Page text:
by Jeff Huber, Fri Apr 07, 2006 at 09:17:32 AM EDT
This is the first article in a series on the future of American power.
In the post-Iraq era America will need to answer three critical questions about the nature of its military.
-- What do we need the force to do?
-- What kind of force do we need to do it?
-- What kind of force can we afford?
Below the fold: whose fights do we want to fight?
by Chris Bowers, Tue Feb 14, 2006 at 08:49:41 PM EST
It's all academic and hypothetical because, considering our current deployment capabilities, we are unable to invade Iran (short of a draft and/or a near total pullout of Iraq). But gee, do you think the country is a little gunshy after Iraq?
CNN/USA Today/Gallup Poll. Feb. 9-12, 2006. N=1,000 adults nationwide. MoE ± 3.
"Now, turning to Iran -- What do you think the United States should do to get Iran to shut down its nuclear program: take military action against Iran now, use economic and diplomatic efforts but not take military action right now, or take no action against Iran at this time?" Options rotated
Military Action Now 9
No Action 18
Numbers like these mean that about 80% of the people in this country who think the invasion of Iraq was a good idea would rather not invade Iran right now.
There is a great irony in all of this. Bush has often been accused (mostly by people on the left) of not adhering to true conservative principles
(if such things exist
) through reckless military intervention. However, after he tossed those principles aside and the country has seen the consequences of reckless military intervention, now, more than at any time in the last twenty years, the country is actually more in line with the "true conservative" principles Bush eschewed. We are not interested in overseas military "adventurism" anymore.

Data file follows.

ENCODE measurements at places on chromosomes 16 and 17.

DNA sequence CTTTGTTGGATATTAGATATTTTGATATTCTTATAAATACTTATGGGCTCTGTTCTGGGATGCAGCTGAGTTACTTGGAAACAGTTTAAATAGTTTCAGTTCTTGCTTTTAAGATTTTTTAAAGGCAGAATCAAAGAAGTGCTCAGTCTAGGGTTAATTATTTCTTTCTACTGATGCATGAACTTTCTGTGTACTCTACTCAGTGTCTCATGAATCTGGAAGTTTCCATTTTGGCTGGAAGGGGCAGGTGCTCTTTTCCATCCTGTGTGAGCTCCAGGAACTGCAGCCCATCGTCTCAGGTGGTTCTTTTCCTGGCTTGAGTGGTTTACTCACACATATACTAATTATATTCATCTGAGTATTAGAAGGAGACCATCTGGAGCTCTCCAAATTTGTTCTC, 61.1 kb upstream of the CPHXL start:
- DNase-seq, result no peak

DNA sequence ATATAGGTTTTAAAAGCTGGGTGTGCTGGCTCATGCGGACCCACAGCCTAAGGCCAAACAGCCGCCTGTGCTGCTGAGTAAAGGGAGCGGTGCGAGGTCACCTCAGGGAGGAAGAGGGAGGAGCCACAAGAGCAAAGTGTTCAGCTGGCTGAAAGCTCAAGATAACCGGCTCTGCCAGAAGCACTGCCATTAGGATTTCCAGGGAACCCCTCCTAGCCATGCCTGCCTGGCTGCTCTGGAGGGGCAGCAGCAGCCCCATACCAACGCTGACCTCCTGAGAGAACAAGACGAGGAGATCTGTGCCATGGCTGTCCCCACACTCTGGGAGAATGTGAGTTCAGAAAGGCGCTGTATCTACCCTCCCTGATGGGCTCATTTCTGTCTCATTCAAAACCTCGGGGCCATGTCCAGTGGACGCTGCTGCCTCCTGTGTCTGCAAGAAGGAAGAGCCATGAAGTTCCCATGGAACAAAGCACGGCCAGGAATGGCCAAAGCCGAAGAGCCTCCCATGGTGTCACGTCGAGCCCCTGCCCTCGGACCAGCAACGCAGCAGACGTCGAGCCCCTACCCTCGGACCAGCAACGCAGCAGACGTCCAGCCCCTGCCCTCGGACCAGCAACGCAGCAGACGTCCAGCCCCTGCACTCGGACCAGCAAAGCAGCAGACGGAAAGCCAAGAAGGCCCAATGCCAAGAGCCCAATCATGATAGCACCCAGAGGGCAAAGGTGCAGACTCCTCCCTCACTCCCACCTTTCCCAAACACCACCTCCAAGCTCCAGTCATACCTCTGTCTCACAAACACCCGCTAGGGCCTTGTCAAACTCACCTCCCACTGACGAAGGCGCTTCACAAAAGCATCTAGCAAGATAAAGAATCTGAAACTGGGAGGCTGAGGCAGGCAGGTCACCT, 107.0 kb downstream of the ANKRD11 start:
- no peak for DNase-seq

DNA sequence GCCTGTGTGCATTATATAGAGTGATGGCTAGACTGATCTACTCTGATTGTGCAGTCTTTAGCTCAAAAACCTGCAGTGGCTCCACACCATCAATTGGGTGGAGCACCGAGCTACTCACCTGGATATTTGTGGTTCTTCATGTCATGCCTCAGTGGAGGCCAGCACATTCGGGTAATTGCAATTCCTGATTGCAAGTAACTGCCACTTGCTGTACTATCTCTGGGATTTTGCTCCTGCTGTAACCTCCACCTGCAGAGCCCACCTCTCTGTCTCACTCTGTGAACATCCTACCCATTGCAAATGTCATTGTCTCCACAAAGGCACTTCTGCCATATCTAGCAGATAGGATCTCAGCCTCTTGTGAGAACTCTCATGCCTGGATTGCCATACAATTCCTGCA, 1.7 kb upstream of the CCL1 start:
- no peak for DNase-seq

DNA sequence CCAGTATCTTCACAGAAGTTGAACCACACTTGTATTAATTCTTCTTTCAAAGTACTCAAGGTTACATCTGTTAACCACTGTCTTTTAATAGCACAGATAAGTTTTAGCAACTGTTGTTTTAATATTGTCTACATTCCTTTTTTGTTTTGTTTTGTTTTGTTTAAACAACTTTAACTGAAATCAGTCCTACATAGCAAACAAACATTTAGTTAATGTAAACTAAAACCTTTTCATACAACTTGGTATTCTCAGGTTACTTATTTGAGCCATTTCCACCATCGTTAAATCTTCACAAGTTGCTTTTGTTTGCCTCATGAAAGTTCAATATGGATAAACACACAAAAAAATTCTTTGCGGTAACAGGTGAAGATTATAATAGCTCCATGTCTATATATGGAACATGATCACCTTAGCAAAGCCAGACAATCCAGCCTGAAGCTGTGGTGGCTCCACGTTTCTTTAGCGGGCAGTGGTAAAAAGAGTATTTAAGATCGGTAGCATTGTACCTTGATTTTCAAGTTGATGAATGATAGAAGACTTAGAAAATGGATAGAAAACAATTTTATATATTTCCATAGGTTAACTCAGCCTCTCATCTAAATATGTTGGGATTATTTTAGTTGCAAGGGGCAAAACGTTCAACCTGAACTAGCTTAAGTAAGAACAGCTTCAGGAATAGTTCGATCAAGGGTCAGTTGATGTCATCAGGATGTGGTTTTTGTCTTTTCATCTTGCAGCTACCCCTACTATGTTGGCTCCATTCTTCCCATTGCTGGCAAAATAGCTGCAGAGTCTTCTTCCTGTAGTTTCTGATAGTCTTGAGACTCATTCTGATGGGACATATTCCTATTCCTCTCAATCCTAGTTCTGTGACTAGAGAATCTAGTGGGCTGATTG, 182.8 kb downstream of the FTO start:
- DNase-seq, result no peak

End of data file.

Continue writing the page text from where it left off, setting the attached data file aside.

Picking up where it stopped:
Personally, I never bought into the "true" or "traditional" conservative argument anyway. Conservative is as conservative does. In a more Catholic phrasing, your actions are your beliefs. Given this, I can see no way to conclude anything except that the reckless use of the military in a quest for empire and political gain is a core conservative belief. In fact, taking the long historical view, I think history completely backs me on this one too. Using the military for empire and glory is what conservatives have always done.
by populistamerica, Sun Feb 12, 2006 at 07:38:21 AM EST
...Unfortunately, the message is still not sinking in that Iran is not Cuba. The Bay of Pigs is not the Straits of Hormuz. There, on an island called Abu Musa, the Iranians have already deployed sophisticated anti-ship missiles and artillery shells, trained on a tiny gateway through which half of our global oil flows. In other words, the Iranians can turn this vital oil route into a fiery inferno and precipitate global economic pandemonium, should the US embark on a unilateral action...
by Curmudgette, Mon Feb 06, 2006 at 09:21:43 AM EST
Multimillion dollar cold war style weaponry; absolutely. Body armor and working equipment for our troops; not so much.
Ralph Peters's recent column in the New York Post (or here) lays bare the anatomy of the very "military industrial complex" that a tough old soldier known as Ike warned us about many years ago. Writes Peters:
Our ground forces are being driven hard, with many soldiers and Marines already on their third assignments to Iraq or Afghanistan. Overwhelmingly, the U.S. Army and Marine Corps do the bleeding and dying. And even as we're able to gradually reduce our troop levels in Iraq, the need for robust land forces to cope with other looming crises is indisputable.
Yet, instead of beefing up the forces that do the actual fighting, the Pentagon self-justification process known as the "Quadrennial Defense Review," or QDR, is about to call for increasing the buy of the F/A-22, a pointless air-to-air fighter with a $280-million-per-copy price tag, while acquiring high-tech destroyers designed to defeat a vanished Soviet navy.